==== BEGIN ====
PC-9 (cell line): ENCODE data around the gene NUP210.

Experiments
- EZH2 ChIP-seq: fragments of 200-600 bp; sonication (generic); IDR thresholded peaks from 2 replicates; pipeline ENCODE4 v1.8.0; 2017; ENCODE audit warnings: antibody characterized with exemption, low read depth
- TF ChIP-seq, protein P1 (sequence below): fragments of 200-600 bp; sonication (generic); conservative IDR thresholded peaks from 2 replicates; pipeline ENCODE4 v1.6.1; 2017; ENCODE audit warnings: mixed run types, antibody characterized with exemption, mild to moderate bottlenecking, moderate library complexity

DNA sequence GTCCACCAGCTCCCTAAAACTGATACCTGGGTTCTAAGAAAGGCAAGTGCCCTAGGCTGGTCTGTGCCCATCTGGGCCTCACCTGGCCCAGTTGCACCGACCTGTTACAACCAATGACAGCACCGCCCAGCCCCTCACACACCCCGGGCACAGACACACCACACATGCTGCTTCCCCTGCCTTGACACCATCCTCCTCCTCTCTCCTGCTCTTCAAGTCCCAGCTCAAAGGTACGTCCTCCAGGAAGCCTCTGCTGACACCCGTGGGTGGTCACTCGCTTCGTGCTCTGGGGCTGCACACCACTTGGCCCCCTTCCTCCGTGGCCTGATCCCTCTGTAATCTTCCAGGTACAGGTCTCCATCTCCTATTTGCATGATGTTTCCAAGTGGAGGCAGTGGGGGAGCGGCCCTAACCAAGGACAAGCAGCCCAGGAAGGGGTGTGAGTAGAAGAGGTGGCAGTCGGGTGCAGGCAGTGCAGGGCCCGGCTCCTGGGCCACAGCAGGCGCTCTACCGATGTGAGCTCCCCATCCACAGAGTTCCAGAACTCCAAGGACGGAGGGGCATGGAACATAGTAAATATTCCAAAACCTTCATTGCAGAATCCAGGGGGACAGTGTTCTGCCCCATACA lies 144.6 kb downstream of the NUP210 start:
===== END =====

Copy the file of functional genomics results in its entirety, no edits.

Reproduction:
PC-9 (cell line): ENCODE data around the gene NUP210.

Experiments
- EZH2 ChIP-seq: fragments of 200-600 bp; sonication (generic); IDR thresholded peaks from 2 replicates; pipeline ENCODE4 v1.8.0; 2017; ENCODE audit warnings: antibody characterized with exemption, low read depth
- TF ChIP-seq, protein P1 (sequence below): fragments of 200-600 bp; sonication (generic); conservative IDR thresholded peaks from 2 replicates; pipeline ENCODE4 v1.6.1; 2017; ENCODE audit warnings: mixed run types, antibody characterized with exemption, mild to moderate bottlenecking, moderate library complexity

DNA sequence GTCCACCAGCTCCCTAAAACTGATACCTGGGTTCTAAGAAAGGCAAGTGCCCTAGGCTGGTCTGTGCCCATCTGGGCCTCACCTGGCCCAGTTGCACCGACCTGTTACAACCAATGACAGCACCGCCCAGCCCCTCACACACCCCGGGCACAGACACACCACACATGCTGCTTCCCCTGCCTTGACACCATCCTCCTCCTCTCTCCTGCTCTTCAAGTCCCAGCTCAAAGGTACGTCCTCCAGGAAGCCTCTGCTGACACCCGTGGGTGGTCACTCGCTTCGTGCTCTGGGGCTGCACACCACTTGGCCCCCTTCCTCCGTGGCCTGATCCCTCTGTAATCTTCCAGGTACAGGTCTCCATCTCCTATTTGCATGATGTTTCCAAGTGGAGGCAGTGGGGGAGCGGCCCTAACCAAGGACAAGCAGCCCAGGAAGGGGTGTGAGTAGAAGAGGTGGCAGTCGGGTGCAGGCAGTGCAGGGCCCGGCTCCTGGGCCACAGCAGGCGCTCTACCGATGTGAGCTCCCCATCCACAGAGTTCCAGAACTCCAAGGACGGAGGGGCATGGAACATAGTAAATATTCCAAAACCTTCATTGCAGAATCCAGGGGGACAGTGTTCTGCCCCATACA lies 144.6 kb downstream of the NUP210 start: